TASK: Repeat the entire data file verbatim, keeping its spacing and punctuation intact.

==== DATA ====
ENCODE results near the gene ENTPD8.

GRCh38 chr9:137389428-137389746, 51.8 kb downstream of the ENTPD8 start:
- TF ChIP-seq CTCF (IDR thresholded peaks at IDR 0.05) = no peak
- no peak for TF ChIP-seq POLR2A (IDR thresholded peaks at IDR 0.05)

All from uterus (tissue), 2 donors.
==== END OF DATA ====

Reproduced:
ENCODE results near the gene ENTPD8.

GRCh38 chr9:137389428-137389746, 51.8 kb downstream of the ENTPD8 start:
- TF ChIP-seq CTCF (IDR thresholded peaks at IDR 0.05) = no peak
- no peak for TF ChIP-seq POLR2A (IDR thresholded peaks at IDR 0.05)

All from uterus (tissue), 2 donors.